- ItemExplaining actual online shopping behavior: evidences from two distinct national cultures(Conference on Information Science Technology and Management, 2006) Tan, F. B.; Yan, L.; Urquhart, C.With increased population of online shoppers, research into online shopping behavior is starting to emerge. Much of the literature has used the technology acceptance model, innovation diffusion theory and the theory of planned behavior to study this phenomenon. This has shed light on the behavior of consumers when they shop online. However, prior research has placed little emphasis on cultural differences in online shopping. Despite wide acknowledgements that the online environment is characterized by a high level of uncertainty and an increasing number of international customers, there are only a few studies that describe how cultural differences may impact on the online shopping behavior of consumers. These have focused on intention to transact and not actual purchasing behaviour. The aim of this paper is to extend prior research by integrating national culture into the theory of planned behavior to better understand actual online shopping behaviour across two cultures. National culture dimensions of long-/short-term orientation and individualism/collectivism are found to have significant effects on both intended and actual behaviours.
- ItemDecoy effects and brands(Association for Consumer Research, 2006) Kim, J; Park, J; Ryu, GThe relative preference for a target product over a competitor can be increased by providing a third alternative (a decoy) that is clearly inferior to the target but is not necessarily inferior to the competitor. We investigated how these “decoy” effects are influenced by the presence or absence of brand name information and the level of consumer brand knowledge. A field experiment was conducted with three hundred and twenty married females. Results indicated that overall, inclusion of a decoy in the choice set significantly increased the relative preference for the target (i.e., a decoy effect). However, identifying alternatives with real brand names eliminated this effect when participants possessed an extensive amount of knowledge about the brands, but it did not when participants had relatively limited knowledge. These results were generally consistent with implications of the category-based processing view about brand name information.
- ItemAuditors' perceptions of environmental issues and its implications for the consideration of environmental matters(Manukau Institute of Technology, 2006) Chiang, CKHThis study investigates New Zealand auditors’ perceptions on environmental issue and considers their possible implications for the consideration of environmental matters in financial audits. Information used in this study was gathered from a postal survey questionnaire. Survey responses indicated that auditors seem unable to translate their personal views on environmental issues to the auditing sphere of activity and they seem generally ill-informed about environmental matters. There appears to be a conflict between auditors’ awareness of environmental issues and their ability to translate this into their audit practice in considering environmental matter sin financial reports.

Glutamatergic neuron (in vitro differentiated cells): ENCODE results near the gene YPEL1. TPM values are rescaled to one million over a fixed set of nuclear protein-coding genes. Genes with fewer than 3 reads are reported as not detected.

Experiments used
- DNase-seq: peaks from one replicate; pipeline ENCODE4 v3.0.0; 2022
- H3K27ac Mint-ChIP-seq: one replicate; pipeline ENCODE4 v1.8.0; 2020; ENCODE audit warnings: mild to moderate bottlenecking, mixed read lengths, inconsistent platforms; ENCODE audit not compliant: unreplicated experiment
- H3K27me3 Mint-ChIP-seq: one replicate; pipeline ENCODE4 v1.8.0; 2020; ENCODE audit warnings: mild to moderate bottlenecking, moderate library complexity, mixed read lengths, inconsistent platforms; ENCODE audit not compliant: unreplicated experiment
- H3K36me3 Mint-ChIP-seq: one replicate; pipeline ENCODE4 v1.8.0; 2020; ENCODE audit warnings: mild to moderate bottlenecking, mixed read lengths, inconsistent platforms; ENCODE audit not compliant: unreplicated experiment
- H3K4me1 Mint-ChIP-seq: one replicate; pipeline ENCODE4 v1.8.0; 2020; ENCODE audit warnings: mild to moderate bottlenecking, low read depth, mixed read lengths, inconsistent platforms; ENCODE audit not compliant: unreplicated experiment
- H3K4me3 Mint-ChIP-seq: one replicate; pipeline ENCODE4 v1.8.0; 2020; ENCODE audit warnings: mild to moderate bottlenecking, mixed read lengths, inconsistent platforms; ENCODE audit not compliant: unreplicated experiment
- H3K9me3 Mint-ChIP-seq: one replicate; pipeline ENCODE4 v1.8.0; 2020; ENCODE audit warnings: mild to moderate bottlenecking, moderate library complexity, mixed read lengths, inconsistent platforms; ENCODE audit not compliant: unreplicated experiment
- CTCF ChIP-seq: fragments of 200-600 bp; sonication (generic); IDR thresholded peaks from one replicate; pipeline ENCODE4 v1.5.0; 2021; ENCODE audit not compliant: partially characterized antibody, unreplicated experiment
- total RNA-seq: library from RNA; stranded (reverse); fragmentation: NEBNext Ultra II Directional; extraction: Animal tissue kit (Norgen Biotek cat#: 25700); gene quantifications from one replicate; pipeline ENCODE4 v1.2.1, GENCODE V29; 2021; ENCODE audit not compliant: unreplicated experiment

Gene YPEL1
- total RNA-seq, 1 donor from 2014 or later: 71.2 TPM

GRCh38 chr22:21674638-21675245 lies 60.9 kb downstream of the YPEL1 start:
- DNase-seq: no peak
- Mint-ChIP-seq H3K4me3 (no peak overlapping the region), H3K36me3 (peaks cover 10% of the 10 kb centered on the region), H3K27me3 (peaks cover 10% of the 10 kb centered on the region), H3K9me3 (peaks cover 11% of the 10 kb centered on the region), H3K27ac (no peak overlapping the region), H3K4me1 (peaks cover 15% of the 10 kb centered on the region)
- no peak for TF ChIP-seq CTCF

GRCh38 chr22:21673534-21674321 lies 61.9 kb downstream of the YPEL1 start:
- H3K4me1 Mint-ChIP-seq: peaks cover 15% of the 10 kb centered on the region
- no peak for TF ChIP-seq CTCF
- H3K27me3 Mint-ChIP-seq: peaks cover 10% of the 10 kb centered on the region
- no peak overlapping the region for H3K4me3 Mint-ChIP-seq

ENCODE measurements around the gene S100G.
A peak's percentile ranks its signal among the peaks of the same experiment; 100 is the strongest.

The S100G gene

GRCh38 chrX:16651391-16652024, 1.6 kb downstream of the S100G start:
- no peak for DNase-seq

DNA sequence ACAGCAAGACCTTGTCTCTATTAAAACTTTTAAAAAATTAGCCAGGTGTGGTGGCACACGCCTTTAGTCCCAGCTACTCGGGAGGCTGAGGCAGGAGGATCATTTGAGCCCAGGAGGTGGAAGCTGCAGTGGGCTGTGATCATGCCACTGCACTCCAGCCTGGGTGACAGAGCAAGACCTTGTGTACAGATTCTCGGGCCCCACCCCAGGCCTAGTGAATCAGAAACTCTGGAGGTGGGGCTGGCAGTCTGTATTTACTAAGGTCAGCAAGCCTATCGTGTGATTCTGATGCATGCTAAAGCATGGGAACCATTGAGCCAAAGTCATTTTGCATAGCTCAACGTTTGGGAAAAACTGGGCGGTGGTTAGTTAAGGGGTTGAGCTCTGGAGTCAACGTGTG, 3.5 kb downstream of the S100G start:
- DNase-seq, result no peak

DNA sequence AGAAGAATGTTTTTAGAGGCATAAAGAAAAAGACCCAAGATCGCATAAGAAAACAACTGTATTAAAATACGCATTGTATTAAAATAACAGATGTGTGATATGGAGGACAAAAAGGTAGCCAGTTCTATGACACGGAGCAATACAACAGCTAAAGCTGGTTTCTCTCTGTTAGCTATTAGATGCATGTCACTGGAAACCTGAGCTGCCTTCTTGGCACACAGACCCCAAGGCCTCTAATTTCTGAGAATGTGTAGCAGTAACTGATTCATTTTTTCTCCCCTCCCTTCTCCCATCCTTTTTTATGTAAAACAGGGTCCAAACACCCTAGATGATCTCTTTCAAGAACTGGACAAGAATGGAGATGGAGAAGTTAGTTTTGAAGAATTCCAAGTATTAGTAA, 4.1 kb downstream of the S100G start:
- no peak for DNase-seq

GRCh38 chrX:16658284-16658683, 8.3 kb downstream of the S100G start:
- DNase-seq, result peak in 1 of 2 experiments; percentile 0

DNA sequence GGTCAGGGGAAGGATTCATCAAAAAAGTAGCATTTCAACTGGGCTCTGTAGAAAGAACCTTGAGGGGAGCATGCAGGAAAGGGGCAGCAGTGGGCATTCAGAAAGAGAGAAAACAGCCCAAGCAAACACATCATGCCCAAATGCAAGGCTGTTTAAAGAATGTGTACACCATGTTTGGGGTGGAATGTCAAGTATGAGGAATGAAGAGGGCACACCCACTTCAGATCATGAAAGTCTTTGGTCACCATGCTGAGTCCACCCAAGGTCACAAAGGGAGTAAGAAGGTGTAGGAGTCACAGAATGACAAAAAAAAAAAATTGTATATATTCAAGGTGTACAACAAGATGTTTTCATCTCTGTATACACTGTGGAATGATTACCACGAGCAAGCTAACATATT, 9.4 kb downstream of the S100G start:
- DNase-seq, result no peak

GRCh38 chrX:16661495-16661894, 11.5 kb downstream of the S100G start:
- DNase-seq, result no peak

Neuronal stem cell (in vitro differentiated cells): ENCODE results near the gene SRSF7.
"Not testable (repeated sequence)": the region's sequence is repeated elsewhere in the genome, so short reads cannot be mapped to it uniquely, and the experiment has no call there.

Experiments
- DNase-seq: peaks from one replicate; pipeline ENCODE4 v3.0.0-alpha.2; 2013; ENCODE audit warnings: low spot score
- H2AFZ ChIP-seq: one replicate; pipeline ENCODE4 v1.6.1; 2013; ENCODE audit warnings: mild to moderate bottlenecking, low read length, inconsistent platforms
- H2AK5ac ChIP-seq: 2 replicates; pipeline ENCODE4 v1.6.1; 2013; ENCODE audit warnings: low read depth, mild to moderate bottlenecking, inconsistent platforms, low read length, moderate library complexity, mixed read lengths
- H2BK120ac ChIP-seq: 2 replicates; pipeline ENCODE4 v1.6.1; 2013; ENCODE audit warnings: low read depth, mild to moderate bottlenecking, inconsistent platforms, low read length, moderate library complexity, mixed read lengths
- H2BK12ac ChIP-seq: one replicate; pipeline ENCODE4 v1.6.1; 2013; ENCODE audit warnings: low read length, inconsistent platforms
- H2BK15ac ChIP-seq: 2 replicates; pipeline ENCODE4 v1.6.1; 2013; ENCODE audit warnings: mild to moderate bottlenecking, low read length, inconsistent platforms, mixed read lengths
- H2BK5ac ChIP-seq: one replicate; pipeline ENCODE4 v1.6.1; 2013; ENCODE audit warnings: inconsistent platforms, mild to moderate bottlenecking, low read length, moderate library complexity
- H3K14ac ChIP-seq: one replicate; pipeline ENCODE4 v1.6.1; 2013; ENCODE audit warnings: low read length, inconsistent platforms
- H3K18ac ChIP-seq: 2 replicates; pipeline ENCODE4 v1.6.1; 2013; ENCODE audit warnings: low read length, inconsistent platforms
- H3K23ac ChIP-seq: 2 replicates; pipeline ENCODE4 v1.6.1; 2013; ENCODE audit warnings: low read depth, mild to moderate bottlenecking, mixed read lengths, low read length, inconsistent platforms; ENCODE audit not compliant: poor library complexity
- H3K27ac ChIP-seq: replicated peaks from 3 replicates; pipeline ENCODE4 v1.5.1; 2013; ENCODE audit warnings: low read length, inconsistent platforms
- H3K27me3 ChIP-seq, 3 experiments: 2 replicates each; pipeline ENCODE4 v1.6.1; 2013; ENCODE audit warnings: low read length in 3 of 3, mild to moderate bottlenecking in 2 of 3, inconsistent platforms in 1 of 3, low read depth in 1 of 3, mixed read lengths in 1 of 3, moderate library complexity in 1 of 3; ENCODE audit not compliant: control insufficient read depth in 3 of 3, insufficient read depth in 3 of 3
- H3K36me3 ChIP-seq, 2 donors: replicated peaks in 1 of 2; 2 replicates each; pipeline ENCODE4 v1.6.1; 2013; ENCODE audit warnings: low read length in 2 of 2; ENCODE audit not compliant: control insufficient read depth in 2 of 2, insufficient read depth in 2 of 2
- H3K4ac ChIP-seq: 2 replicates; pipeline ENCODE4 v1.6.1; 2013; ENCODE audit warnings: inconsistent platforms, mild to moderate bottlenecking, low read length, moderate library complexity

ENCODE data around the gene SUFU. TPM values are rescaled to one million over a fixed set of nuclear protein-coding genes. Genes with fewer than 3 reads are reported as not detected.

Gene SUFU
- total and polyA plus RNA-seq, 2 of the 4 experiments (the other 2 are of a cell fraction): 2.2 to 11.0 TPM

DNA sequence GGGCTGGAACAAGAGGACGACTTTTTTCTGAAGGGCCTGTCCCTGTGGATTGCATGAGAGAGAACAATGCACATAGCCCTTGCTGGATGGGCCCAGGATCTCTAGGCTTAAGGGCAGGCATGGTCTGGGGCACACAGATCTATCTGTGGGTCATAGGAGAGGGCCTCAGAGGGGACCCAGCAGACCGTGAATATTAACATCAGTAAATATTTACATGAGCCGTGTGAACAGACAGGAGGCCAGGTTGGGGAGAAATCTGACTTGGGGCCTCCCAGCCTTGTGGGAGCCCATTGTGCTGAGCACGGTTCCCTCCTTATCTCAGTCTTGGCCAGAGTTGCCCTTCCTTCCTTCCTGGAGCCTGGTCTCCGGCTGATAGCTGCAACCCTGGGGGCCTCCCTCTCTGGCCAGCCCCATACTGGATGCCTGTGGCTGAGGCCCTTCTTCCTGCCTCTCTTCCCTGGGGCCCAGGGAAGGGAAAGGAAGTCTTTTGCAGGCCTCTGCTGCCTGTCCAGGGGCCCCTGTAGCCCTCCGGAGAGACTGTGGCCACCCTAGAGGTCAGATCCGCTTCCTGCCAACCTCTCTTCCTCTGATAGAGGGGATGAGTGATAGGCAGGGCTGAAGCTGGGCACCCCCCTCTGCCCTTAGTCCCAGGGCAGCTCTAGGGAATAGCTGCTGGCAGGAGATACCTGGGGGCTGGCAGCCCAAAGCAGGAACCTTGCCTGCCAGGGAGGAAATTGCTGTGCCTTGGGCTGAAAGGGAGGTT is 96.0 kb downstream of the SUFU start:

- ItemHigh school teachers’ perceptions of accounting: an international study(2006) Wells, Paul K; Fieger, P.A decline in enrollments in accounting programs in the United States of America has been well documented over the last decade. Some researchers have suggested that this decline is in part due to the misinformation or lack of information about the nature of accounting and the duties performed by accountants. Other studies have found that a significant number of students make their career choice decisions while at high school and that teachers are influential in this decision making process. Hardin, O’Bryan and Quirin (2000) carried out a study to identify the perceptions of US high school teachers of the accounting profession compared to engineering, law and medicine based on 24 attributes of a profession. We have replicated this study in both Australia and New Zealand to ascertain whether the US results could be generalised. Our findings indicate that the results from the NZ and Australian studies are similar to the results from the US study. This is of particular concern given the efforts of the professional accounting bodies in Australia and NZ to improve the image of accountants since the original US study was undertaken. This implies there are significant issues for educators and the profession. These include, repositioning the image of the profession, and a possible mismatch between the requisite skills perceived by the teachers and those sought by the profession.